This nicely produced book includes twelve essays arising from Claudia Card's work on evil and atrocity, with an afterword by Card. Given the significance of the topic, we may expect profound and provocative themes in the work, and indeed that was my experience.
Although contributors include Andrea Veltman, Kathryn Norlock, Todd Calder, Lynne Tirrell, Sarah Clark Miller, Robin May Schott, Ann Cudd, Laurence Thomas, Alice MacLachlan, Eric Russert Kraemer, and Maria Pia Lara, I attend here only to the chapters by Ann Cudd, Alice MacLachlan, Robin May Schott, and Eric Russert Kraemer.
Cudd explores the issue of humanitarian intervention from a feminist perspective. The term “humanitarian intervention” has come (somewhat perversely) to refer to intervention by military means by an outside party in a context wherein a state has shown itself unable or unwilling to protect citizens from human rights violations. The notion that states have a responsibility to protect their citizens and that a failure to do so constitutes a justified departure from norms of sovereignty was developed in the 2001 United Nations report “Responsibility to Protect.” That report now forms the basis of official United Nations policy, which is derived from Just War Theory. To intervene, what are needed are a just cause, right intention, last resort, minimal force, and an expectation of good consequence. A just cause is a necessary condition for the subsequent four conditions, so Cudd focuses her attention on it. She argues persuasively that genocide is not the only evil that should be presumed to justify intervention: such matters as mass killing, sexual trafficking, and mass rape could also justify it. Cudd urges, significantly, that means of intervention should not be restricted to those of military force. They should also include nonviolent coercive measures such as embargoes, espionage, selective foreign aid, and, especially, education and consciousness‐raising.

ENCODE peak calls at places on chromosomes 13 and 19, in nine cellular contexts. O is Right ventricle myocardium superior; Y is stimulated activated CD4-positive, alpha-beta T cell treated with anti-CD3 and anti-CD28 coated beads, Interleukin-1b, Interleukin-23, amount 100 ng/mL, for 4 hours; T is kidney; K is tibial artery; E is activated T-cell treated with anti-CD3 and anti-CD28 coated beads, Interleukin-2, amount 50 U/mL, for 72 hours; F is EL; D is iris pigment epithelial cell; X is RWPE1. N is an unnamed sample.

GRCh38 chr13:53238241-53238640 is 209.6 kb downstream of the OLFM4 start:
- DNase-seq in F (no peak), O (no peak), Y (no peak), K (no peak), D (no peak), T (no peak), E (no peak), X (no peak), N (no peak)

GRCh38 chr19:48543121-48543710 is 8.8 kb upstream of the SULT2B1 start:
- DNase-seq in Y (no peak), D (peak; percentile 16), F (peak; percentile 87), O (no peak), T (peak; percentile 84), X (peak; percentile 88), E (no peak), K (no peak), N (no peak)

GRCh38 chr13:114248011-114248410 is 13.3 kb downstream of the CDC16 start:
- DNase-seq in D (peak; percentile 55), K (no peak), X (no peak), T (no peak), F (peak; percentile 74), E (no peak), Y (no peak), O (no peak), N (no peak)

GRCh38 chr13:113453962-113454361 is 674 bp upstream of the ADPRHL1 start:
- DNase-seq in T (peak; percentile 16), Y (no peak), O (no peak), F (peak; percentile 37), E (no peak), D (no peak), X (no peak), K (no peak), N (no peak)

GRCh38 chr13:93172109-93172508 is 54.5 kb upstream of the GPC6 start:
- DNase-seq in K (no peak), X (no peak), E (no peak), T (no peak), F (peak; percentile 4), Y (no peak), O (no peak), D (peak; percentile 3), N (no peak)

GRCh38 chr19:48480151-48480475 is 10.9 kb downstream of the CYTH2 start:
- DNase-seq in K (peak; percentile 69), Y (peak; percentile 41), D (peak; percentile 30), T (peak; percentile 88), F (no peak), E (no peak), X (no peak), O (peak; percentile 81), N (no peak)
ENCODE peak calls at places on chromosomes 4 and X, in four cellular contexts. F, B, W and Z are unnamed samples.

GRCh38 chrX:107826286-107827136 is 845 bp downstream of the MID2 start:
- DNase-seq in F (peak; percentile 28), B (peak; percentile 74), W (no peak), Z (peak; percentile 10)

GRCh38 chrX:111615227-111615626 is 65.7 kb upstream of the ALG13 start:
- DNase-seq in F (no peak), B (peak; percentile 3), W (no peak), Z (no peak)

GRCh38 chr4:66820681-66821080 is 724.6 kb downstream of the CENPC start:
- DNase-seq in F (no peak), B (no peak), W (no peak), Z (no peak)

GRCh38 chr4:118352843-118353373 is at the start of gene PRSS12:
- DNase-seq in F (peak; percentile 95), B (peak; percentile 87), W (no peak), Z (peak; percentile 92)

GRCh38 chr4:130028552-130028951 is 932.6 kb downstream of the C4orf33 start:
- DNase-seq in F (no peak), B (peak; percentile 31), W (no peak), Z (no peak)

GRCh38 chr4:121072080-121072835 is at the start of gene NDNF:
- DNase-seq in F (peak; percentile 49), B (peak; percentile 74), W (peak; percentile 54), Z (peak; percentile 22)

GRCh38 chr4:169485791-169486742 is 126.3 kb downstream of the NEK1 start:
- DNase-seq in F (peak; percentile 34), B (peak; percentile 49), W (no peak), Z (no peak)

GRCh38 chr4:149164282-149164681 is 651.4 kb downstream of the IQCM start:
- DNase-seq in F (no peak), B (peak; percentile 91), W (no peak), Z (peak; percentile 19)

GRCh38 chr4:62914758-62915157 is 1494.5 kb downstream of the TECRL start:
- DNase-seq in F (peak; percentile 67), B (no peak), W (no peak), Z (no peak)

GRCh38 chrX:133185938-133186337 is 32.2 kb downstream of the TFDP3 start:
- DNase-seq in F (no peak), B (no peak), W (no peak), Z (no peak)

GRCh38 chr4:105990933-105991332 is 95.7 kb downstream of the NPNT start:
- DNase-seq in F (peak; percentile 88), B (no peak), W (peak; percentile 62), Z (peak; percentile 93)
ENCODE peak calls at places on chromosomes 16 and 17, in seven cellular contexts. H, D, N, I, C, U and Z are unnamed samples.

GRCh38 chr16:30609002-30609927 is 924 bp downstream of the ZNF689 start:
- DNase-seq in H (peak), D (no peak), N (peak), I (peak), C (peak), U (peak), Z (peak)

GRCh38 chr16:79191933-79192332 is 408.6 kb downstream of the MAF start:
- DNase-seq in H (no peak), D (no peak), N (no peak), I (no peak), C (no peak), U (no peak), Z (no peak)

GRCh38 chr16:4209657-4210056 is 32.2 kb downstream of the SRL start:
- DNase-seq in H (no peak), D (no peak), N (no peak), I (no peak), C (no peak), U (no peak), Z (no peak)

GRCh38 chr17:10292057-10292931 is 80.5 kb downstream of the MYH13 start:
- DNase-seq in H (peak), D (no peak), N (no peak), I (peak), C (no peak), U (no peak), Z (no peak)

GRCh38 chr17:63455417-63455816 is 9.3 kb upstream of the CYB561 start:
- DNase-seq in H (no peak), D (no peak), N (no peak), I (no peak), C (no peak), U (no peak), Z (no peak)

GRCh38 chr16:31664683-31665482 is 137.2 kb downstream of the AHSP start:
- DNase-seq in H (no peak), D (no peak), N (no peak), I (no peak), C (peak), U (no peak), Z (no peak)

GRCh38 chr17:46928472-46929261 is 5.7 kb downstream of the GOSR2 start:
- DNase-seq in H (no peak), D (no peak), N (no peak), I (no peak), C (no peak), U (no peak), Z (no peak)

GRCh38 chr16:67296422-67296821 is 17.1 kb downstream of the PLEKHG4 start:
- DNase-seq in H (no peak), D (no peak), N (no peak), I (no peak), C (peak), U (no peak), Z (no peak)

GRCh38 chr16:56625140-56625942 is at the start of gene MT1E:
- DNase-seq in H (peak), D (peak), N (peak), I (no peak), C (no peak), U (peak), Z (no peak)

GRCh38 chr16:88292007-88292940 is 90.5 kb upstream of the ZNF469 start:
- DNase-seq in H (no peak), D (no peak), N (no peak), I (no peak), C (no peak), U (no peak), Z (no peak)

Kraemer argues that Card's account cannot accommodate necessary evil and is insufficient because it fails to capture some highly significant cases. According to Card, evil acts must foreseeably deprive others of basics needed for their lives; hers is an atrocity‐inspired account in the sense that atrocities provide paradigms, and evil is culpable wrongdoing. Kraemer argues that cases of necessary evil exist, and that in these cases Card's culpability condition would not hold. (An act X may be a necessary evil and as such non‐culpable if the only alternative to doing X is doing a still more evil act Y.) Kraemer also raises the interesting problem of social practices, such as female genital mutilation, which do impose intolerable harm but are such that agents may be unaware of the extent of that harm. Such agents cannot count as morally culpable since they are not responsible for the harm they (unwittingly) impose. Kraemer argues persuasively for an amended model according to which evil is intentional significant harm, and necessary evil is non‐culpable significant intentional harm. He urges that we acknowledge important questions about responsibility that may be posed regarding actions grounded in social practices that are not understood as wrong because they are so common. We may wish to say that such actions and practices are evil, though they are not intended to bring intolerable harm to their victims. Kraemer seeks a notion of social evil, so that we may deem some institutions and practices that cause significant harm to be evil, even though the culpability of individuals within them may be in question.